When they do it (time) – Consider switching to a ROWE (results-only work environment) which focuses more on the output (result) rather than the time/schedule, allowing employees to have flexibility over when they complete tasks. (this is expanded upon below)
How they do it (technique) – Avoid dictating how employees should complete their tasks. Provide initial guidance and then allow them to tackle the project in the way they see fit rather than having to follow a strict procedure.
Whom they do it with (team) – Although this can be the hardest form of autonomy to embrace, allow employees some choice over who they work with. If it would be inappropriate to involve them in the recruitment/selection process, instead allow employees to work on open-source projects where they have the ability to assemble their own teams.
What they do (task) - Allow employees to have regular ‘creative’ days where they can work on any project/problem they wish – there is empirical evidence which shows that many new initiatives are often generated during this ‘creative free time’.
Mastery – allow employees to become better at something that matters to them:
Provide “Goldilocks tasks” – Daniel Pink uses the term ‘Goldilocks tasks’ to describe those tasks which are neither overly difficult nor overly simple – these tasks allow employees to extend themselves and develop their skills further. The risk of providing tasks that fall short of an employee’s capabilities is boredom, and the risk of providing tasks that exceed their capabilities is anxiety.
Create an environment where mastery is possible – to foster an environment of learning and development, four essentials are required – autonomy, clear goals, immediate feedback and Goldilocks tasks.
Purpose – take steps to fulfil employees’ natural desire to contribute to a cause greater and more enduring than themselves:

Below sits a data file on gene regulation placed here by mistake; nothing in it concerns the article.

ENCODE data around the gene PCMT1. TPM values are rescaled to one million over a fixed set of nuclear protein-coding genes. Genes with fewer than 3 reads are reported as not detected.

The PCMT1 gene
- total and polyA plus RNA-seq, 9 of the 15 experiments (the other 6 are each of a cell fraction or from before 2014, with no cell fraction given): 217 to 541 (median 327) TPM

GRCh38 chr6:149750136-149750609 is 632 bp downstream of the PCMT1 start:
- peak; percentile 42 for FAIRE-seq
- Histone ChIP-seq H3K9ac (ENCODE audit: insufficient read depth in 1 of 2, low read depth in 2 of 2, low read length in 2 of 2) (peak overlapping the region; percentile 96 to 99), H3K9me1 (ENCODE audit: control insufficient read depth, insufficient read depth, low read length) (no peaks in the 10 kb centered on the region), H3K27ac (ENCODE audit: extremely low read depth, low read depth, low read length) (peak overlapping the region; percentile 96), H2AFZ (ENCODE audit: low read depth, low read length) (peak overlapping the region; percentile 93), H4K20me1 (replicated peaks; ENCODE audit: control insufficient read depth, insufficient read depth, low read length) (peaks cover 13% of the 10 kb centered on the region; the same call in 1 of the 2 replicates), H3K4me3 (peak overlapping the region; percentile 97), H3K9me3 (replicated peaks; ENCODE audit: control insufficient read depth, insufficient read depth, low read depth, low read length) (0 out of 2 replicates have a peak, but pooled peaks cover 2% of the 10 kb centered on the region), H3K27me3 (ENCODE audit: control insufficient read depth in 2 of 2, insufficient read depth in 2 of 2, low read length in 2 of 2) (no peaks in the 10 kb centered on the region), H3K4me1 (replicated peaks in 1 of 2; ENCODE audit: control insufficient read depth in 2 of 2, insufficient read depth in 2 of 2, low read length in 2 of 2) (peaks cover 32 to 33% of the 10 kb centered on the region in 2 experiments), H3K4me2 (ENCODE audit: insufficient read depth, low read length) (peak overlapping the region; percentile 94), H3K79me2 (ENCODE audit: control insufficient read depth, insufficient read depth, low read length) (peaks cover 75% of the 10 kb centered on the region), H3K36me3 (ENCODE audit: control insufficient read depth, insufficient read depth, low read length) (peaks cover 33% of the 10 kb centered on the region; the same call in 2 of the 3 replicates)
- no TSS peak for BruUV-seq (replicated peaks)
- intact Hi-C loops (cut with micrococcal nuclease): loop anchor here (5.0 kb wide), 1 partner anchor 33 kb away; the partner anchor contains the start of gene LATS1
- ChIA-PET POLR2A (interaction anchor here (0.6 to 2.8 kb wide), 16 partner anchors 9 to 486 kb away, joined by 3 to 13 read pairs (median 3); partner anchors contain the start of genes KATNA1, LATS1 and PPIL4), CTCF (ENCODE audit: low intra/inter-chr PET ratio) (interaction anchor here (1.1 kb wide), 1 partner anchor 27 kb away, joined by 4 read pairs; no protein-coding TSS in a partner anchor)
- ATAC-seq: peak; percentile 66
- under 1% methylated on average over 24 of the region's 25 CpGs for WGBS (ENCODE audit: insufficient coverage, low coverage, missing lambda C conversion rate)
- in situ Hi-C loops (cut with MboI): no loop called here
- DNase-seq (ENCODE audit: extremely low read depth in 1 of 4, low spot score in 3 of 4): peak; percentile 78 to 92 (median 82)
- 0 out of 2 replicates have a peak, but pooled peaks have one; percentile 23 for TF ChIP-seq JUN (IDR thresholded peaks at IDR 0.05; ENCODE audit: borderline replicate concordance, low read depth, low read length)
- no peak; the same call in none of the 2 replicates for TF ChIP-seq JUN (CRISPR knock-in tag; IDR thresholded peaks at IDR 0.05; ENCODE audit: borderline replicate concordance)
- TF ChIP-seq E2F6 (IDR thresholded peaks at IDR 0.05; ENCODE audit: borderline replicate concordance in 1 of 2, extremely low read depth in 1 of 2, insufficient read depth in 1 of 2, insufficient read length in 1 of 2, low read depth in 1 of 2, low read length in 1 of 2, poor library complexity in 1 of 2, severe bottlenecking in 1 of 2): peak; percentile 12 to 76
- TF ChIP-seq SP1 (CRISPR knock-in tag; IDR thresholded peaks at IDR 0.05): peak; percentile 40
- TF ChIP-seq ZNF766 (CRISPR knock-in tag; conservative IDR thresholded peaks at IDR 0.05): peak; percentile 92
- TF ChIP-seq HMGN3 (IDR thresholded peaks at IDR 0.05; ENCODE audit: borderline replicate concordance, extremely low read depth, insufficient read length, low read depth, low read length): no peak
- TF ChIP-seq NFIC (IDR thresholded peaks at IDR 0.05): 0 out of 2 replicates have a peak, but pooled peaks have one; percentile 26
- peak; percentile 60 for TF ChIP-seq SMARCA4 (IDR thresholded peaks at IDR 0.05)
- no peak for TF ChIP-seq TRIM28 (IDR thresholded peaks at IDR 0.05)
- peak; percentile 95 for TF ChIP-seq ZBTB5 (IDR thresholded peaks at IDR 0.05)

Communicate the purpose – make sure employees know and understand the organisation’s purpose goals not just its profit goals. Employees, who understand the purpose and vision of their organisation and how their individual roles contribute to this purpose, are more likely to be satisfied in their work.
Place equal emphasis on purpose maximisation as profit maximisation – research shows that the attainment of profit goals has no impact on a person’s well-being and actually contributes to their ill-being. Organisational and individual goals should focus on purpose as well as profit. Many successful companies are now using profit as the catalyst to pursuing purpose, rather than the objective.
Use purpose-oriented words – talk about the organisation as a united team by using words such as ‘us’ and ‘we’, this will inspire employees to talk about the organisation in the same way and feel a part of the greater organisational cause.
Motivated employees are needed in modern rapidly changing workplaces. Motivated employees help organisations survive and progress, and are generally more dynamic and productive. To be effective, managers need to understand what motivates employees within the context of the roles they perform. Of all the functions a manager performs, motivating employees is arguably the most complex. This is due, in part, to the fact that what motivates employees changes constantly. For example, research suggests that as employees' income increases, money becomes less of a motivator. Also, as employees get older, interesting work becomes more of a motivator.
In the next article we'll explore the methods that enable and engender motivation amongst employees, and examine how old and new approaches to motivation could actually be the foundation of employee engagement and employee retention - which ultimately ensure improved organisational performance.
Would you like to find out more about motivation and engagement? Read the article written by Star Performance for our OD Café on 'Motivation, Engagement and the Circumplex©'